Kira I. Astakhova
Scientific Tracks Abstracts: J Clin Cell Immunol
S everal autoimmune disorders are characterized by production of antibodies against single- and double-stranded DNA. If not diagnosed and treated early, the autoimmune conditions can lead to serious health deterioration and even mortality. The sequence-specific autoimmune antibodies (autoantibodies) against single-stranded DNA have been thoroughly studied. In turn, non-sequence-specific autoantibodies against double-stranded DNA, a hallmark of autoimmune conditions such as antiphospholipide syndrome and systemic lupus erythematosus, have not been studied in detail. Generally, monitoring interactions of nucleic acids by fluorescence is a convenient method in modern bioanalysis and can be performed under native conditions without additional equipment or procedures. Currently, fluorescent oligonucleotides containing bright cyanine and xanthene dyes are often applied in bioanalysis of nucleic acids and proteins, including antibodies. Furthermore, affinity- enhancing locked nucleic acids containing 2 ′ -amino-LNA monomers with fluorescent polyaromatic hydrocarbons (PAHs) attached at the 2 ′ -amino group provide high target binding affinity and selectivity, remarkable fluorescence quantum yields and brightness values. Another appealing aspect of LNA/DNA probes is their high potential as aptamers in selective binding of diverse proteins. Herein I will describe novel fluorescent oligonucleotides for homogeneous (all-in-solution) detection of nucleic acids and autoimmune antibodies. The probes are prepared by efficient click chemistry between novel alkyne-modified locked nucleic acid (LNA) strands and a series of fluorescent azides. The multiply labeled fluorescent LNA/DNA probes prepared herein generally display high binding affinity to complementary DNA/RNA, high quantum yields and, hence, high fluorescence brightness values. With the novel fluorescent probes, specific sensing of the monoclonal human autoantibody is performed. It makes the novel "clickable" LNA/DNA probes a very promising tool in molecular diagnostics and in studies of nucleic acids and autoantibodies against DNA. The latter are produced under autoimmune conditions including antiphospholipid syndrome and systemic lupus erythematosus.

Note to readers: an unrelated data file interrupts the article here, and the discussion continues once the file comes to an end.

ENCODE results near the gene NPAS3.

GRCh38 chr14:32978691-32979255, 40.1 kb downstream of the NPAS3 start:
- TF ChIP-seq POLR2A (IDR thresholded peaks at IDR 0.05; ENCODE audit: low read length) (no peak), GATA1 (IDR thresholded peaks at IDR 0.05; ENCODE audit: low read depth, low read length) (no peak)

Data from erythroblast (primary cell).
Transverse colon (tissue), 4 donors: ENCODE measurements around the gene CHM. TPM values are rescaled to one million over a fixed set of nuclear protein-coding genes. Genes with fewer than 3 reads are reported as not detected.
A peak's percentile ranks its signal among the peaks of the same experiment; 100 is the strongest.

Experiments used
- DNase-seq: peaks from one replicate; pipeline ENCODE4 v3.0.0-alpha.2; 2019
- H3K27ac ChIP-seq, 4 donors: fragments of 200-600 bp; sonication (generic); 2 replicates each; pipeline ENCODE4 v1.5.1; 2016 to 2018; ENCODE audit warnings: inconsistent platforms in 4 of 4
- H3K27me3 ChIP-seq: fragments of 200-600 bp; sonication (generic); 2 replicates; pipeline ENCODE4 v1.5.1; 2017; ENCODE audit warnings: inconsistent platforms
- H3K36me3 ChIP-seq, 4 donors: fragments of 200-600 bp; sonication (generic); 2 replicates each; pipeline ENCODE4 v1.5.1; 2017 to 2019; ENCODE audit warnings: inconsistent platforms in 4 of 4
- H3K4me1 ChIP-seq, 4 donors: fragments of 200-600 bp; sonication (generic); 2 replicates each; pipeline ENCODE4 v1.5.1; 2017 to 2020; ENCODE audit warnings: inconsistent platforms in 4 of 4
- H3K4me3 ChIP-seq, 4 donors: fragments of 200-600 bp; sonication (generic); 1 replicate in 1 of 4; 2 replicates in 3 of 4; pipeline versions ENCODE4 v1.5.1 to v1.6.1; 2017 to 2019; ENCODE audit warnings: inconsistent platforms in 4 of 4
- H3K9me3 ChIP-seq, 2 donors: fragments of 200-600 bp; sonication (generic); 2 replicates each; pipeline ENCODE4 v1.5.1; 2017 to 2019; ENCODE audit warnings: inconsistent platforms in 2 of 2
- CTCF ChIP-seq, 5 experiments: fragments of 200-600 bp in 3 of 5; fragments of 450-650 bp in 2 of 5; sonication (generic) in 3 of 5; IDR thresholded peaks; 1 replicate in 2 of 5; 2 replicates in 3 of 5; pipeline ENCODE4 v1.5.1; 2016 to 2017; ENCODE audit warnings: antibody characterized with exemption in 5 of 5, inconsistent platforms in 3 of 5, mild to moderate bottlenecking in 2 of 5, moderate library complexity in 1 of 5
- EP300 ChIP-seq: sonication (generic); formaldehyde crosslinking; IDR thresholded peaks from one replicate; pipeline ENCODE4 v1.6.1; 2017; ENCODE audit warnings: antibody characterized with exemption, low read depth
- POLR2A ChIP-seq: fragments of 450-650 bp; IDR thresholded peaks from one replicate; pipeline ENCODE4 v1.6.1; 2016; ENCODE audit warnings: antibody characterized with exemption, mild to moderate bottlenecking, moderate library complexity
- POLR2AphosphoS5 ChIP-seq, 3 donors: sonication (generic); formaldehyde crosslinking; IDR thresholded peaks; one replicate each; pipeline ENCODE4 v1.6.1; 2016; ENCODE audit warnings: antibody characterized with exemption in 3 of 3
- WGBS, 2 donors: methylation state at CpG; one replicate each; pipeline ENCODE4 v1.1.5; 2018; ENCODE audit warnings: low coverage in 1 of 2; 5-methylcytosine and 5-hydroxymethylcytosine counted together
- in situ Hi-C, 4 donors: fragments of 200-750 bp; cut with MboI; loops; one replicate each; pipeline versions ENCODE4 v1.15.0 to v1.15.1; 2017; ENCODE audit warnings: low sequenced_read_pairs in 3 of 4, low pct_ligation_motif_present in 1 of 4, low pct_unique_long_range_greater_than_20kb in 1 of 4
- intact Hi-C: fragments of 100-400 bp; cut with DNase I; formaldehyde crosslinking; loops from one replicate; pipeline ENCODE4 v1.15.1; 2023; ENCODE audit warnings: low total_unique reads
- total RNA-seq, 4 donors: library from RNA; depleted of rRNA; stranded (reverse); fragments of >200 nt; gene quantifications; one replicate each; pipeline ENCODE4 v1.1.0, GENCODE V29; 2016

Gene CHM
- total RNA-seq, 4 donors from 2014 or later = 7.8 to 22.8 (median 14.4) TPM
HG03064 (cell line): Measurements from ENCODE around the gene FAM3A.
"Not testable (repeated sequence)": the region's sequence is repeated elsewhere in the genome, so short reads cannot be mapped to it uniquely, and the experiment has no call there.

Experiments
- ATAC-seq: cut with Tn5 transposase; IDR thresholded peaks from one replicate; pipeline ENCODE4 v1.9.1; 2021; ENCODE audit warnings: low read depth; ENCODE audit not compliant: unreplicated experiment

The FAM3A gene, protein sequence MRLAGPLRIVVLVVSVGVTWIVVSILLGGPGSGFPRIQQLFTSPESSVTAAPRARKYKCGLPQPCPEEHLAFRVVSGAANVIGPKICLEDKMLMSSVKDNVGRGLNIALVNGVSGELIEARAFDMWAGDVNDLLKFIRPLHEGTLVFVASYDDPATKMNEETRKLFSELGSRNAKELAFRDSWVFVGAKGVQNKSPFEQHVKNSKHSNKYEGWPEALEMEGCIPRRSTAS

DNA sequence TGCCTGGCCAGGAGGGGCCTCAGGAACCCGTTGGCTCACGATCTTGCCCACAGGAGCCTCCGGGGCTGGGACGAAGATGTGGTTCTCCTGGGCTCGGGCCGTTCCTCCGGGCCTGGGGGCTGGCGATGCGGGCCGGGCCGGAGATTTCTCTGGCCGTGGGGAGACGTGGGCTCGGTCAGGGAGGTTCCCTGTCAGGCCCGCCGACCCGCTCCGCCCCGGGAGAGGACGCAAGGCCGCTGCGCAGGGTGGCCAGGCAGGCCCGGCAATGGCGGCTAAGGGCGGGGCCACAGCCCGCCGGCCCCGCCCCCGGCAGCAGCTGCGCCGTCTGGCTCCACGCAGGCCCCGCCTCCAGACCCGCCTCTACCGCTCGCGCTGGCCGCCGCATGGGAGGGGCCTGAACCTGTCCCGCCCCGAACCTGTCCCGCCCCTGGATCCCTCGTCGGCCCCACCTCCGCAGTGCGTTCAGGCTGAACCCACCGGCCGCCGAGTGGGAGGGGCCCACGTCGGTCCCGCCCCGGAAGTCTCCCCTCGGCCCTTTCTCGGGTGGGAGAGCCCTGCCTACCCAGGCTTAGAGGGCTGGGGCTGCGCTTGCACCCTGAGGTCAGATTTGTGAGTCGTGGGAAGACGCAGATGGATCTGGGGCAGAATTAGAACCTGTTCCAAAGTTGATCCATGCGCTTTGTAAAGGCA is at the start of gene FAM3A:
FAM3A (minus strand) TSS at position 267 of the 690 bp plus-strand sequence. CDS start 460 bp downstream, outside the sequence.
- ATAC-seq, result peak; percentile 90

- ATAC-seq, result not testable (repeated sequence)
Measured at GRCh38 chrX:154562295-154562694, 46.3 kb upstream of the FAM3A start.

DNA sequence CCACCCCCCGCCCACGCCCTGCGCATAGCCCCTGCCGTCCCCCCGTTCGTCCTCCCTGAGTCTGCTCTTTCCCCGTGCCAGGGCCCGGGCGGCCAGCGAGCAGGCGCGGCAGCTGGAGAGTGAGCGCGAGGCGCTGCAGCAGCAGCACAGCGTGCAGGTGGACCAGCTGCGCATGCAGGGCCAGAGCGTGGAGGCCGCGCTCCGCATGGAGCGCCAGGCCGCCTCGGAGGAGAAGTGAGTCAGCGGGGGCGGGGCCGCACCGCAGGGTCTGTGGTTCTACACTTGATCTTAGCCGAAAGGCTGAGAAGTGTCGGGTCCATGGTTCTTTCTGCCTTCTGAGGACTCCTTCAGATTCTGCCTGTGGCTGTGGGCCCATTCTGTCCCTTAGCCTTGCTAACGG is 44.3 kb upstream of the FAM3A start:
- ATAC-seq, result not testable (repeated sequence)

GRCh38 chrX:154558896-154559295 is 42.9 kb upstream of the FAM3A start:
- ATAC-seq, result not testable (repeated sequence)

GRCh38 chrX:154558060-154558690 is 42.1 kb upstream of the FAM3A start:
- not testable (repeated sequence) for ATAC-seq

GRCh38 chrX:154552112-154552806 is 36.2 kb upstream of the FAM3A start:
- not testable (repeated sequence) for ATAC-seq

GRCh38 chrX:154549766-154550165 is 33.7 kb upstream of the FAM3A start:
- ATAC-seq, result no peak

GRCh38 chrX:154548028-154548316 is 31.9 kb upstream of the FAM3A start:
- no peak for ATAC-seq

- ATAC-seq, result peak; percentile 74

Kira I. Astakhova has completed her Ph.D. at the age of 23 years from Institute of bioorganic chemistry of Moscow, Russia, and postdoctoral studies from the Nucleic Acid Center, University of Southern Denmark. She is currently an Associate Professor at the Nucleic Acid Center, Denmark, a premier research institution focusing on synthetic nucleic acids. She has published more than 25 papers in reputed journals and has been serving as an editorial board member of repute. Her main research interests include nucleic acid chemistry and synthetic biology (LNA, DNA and RNA), nanobioscience and diagnostics of human diseases.